Brian Rosenthal – How Facebook culture influenced our ad system evolution
Brian has been at Facebook for over 8 years and has worked on much of the Ads codebase.

Mission driven, monetisation business. Facebook don’t want you to see ads that waste your time and the advertiser’s money. This helps frame the problem as one of efficiency – which is appealing to engineers!

Stage 1: Launching Quickly
Ads started in 2004/2005 – it was initially a college site, so the adverts were related to colleges, storage and moving companies. Ads were integrated as part of the social media interface, not just as banner ads. They had an Advert creation interface, where you could add your ad – with identification of who is running it. Then in 2007, an auction where you could bid per click (where a higher bid increased the likelihood of it being seen). In 2009, you could finally edit your ads (previously, they were only created or bulk uploaded)

Stage 2: Embrace best practices
Figured out the right principles – unlike stage 1 (which was quick and dirty to launch), they really understood the problems. Fixed bugs due to database inconsistencies – instead, adopted modular, transactional units – taking 12 months to ensure consistency (half of that time writing tests). Enforced a strict API layer (so internal code also had to use the API as well as outside users). The auction functionality matured – multi-objective optimisation. You could now bid on all the actions you wanted.

Stage 3: Deeper lessons
Try things again, decouple concerns. In 2011, the world was moving to mobile, but ads didn’t work on mobile! They tested ads on mobile and it was a failure. Trying again with deeper knowledge helped to get it right. Decoupled concerns – an early design error was to have objectives and ad formats entangled. These were separated so that every format supported every objective and the code was independent. Dynamic Ads introduced – made the ad more suited to the person (‘customer segmentation’). Objective-based ad buying – do you want to increase adds to cart or checkouts?

Current problems
Scaling, fighting fraud, quality, malicious actors. Biggest thing has been to be adaptive, to change what they do to meet demand.

Ben Savage – Reducing Unintentional Clicks
Ben joined Facebook in 2013 – initially thinking it would be for a year or so, but has stayed because it’s a fun place to work!

Facebook has a long term view – they need their advertisers to be happy, getting return on investment and increasing their budget year-on-year. This enables Facebook to increase the sophistication of their offering – they used to bill by Clicks, now can model conversions.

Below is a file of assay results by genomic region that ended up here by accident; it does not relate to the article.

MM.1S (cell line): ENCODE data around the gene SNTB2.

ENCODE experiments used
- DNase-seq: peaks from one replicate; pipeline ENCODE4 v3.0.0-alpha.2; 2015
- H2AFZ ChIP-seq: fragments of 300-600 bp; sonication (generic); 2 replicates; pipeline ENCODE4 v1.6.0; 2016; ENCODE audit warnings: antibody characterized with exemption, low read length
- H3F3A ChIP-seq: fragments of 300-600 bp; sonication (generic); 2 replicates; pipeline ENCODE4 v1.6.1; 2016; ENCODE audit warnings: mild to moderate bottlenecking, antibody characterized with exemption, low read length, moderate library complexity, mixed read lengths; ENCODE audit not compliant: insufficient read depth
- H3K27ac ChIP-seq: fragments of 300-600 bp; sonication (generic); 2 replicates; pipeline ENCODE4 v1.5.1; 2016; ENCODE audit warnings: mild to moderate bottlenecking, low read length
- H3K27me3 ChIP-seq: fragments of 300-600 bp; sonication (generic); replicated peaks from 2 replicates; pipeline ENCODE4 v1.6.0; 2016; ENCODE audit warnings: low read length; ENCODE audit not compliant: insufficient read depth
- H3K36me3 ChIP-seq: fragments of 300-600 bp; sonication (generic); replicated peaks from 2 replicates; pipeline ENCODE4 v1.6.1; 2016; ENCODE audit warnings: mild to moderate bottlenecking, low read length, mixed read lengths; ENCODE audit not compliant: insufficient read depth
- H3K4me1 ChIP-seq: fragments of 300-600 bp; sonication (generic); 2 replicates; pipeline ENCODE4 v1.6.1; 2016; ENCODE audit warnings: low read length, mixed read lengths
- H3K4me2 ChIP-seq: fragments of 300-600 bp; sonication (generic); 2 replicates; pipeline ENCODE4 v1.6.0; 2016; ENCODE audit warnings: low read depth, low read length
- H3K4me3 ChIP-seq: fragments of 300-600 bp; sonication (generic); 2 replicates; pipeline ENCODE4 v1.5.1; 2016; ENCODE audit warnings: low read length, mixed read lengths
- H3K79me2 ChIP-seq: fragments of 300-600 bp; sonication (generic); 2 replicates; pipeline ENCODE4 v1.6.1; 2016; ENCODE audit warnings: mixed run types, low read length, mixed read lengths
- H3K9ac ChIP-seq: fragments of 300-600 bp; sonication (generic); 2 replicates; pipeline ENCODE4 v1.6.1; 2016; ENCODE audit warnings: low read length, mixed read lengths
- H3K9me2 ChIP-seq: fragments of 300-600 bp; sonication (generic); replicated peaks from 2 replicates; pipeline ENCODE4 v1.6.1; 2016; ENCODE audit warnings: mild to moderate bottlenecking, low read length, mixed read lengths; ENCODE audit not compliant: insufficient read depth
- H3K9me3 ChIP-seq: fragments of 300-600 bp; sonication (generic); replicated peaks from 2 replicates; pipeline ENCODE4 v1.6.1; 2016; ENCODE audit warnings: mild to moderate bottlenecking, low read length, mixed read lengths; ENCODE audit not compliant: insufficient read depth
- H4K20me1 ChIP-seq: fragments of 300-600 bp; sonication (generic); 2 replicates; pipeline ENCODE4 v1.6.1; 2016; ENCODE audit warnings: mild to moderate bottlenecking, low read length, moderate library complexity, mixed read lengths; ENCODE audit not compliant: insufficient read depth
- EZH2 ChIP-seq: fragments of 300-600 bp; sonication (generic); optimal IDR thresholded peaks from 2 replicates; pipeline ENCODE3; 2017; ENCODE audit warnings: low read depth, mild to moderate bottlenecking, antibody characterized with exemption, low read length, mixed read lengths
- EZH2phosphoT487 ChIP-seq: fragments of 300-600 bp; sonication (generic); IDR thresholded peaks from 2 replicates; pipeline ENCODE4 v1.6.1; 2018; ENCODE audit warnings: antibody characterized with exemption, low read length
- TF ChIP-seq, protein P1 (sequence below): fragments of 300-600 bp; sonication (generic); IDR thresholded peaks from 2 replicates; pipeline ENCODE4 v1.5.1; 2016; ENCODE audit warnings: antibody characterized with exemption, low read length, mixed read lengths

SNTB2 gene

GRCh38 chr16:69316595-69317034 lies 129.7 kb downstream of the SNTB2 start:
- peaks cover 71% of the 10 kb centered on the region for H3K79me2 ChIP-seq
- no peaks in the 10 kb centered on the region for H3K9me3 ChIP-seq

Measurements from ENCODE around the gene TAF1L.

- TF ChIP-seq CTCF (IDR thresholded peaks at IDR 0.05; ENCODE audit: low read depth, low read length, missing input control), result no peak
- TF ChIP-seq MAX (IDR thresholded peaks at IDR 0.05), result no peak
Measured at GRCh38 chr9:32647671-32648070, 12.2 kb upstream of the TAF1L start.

Audience Network – the problem was that the value of a click was lower than that on Facebook news feed. They saw that the number of clicks reported was not well associated with the number of significant website sessions. Hypothesis – this poor conversion was due to unintentional clicks. This was frustrating for the users and reduced the value per click.

Tinder uses audience network for its ads. The click goes to Web View – so you can measure the time spent in the browser (before they go back to the launching app). At Facebook, Data Wins Arguments. If there are short sessions, it’s likely the click was unintentional. Could they remove the financial incentive to get these unintentional clicks?

Well, what if they stop billing advertisers for such clicks? Blogged that the company would stop billing for this, even though it reduced revenue, because it’s the right thing to do. As an engineer, that’s pretty rewarding. The hope is that advertisers would then re-design ads (such as removing active whitespace areas) because they wouldn’t count clicks for that anyway.

Wrap up
The panel answered questions from the audience. One development they would love to see is that, for users who allow mobile Facebook to track their location, associating showing an ad with the user physically visiting the store to make a purchase. Another feature that’s already available is “Why am I seeing this?” if you’re wondering why a particular ad was selected for you.